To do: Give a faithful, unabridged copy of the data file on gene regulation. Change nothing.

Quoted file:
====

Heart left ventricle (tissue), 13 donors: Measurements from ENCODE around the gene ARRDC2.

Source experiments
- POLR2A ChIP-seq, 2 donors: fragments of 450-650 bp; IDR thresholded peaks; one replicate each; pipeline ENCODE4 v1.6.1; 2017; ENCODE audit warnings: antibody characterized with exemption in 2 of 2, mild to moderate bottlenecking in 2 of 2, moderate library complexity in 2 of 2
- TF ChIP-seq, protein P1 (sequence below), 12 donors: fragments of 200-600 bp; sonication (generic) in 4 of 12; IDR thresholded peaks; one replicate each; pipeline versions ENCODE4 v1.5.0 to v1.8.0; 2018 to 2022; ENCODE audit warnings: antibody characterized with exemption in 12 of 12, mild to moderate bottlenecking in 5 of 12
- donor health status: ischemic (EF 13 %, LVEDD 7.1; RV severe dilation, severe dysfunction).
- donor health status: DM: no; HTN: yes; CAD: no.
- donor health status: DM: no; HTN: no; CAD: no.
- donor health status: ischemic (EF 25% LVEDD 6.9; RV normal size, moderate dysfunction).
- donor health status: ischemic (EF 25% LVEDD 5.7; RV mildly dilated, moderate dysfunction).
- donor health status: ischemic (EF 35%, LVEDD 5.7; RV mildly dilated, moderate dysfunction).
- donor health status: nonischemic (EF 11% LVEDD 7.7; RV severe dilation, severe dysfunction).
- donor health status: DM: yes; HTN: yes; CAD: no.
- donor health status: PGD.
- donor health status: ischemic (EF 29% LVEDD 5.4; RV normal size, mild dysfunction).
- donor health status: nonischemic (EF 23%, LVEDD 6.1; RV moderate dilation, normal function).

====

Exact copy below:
Heart left ventricle (tissue), 13 donors: Measurements from ENCODE around the gene ARRDC2.

Source experiments
- POLR2A ChIP-seq, 2 donors: fragments of 450-650 bp; IDR thresholded peaks; one replicate each; pipeline ENCODE4 v1.6.1; 2017; ENCODE audit warnings: antibody characterized with exemption in 2 of 2, mild to moderate bottlenecking in 2 of 2, moderate library complexity in 2 of 2
- TF ChIP-seq, protein P1 (sequence below), 12 donors: fragments of 200-600 bp; sonication (generic) in 4 of 12; IDR thresholded peaks; one replicate each; pipeline versions ENCODE4 v1.5.0 to v1.8.0; 2018 to 2022; ENCODE audit warnings: antibody characterized with exemption in 12 of 12, mild to moderate bottlenecking in 5 of 12
- donor health status: ischemic (EF 13 %, LVEDD 7.1; RV severe dilation, severe dysfunction).
- donor health status: DM: no; HTN: yes; CAD: no.
- donor health status: DM: no; HTN: no; CAD: no.
- donor health status: ischemic (EF 25% LVEDD 6.9; RV normal size, moderate dysfunction).
- donor health status: ischemic (EF 25% LVEDD 5.7; RV mildly dilated, moderate dysfunction).
- donor health status: ischemic (EF 35%, LVEDD 5.7; RV mildly dilated, moderate dysfunction).
- donor health status: nonischemic (EF 11% LVEDD 7.7; RV severe dilation, severe dysfunction).
- donor health status: DM: yes; HTN: yes; CAD: no.
- donor health status: PGD.
- donor health status: ischemic (EF 29% LVEDD 5.4; RV normal size, mild dysfunction).
- donor health status: nonischemic (EF 23%, LVEDD 6.1; RV moderate dilation, normal function).